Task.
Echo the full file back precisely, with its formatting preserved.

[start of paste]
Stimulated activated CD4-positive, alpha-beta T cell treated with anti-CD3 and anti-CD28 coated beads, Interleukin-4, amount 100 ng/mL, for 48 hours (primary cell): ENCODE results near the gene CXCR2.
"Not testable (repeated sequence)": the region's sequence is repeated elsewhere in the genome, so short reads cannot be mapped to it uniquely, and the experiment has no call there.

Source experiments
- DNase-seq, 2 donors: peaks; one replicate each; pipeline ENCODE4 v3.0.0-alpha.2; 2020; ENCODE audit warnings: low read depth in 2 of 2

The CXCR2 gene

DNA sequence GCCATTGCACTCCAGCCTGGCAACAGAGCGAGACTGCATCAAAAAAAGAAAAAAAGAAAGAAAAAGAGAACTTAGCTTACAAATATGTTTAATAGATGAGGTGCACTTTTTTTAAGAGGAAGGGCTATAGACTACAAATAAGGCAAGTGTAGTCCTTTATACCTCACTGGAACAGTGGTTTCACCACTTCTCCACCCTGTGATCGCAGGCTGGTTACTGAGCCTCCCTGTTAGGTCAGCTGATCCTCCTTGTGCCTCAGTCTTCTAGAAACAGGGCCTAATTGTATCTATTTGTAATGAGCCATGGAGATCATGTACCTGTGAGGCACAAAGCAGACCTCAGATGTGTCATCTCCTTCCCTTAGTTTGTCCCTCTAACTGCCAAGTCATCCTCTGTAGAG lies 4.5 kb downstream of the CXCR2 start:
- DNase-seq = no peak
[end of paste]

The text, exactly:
Stimulated activated CD4-positive, alpha-beta T cell treated with anti-CD3 and anti-CD28 coated beads, Interleukin-4, amount 100 ng/mL, for 48 hours (primary cell): ENCODE results near the gene CXCR2.
"Not testable (repeated sequence)": the region's sequence is repeated elsewhere in the genome, so short reads cannot be mapped to it uniquely, and the experiment has no call there.

Source experiments
- DNase-seq, 2 donors: peaks; one replicate each; pipeline ENCODE4 v3.0.0-alpha.2; 2020; ENCODE audit warnings: low read depth in 2 of 2

The CXCR2 gene

DNA sequence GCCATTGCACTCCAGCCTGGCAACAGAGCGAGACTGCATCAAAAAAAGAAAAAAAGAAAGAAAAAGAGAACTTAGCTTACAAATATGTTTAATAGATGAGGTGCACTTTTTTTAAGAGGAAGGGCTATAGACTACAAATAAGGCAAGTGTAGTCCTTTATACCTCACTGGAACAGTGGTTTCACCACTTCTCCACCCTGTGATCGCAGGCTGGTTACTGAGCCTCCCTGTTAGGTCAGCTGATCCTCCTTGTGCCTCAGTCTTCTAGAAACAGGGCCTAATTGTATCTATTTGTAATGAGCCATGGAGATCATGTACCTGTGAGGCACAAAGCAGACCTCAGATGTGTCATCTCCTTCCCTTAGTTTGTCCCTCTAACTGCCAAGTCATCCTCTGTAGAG lies 4.5 kb downstream of the CXCR2 start:
- DNase-seq = no peak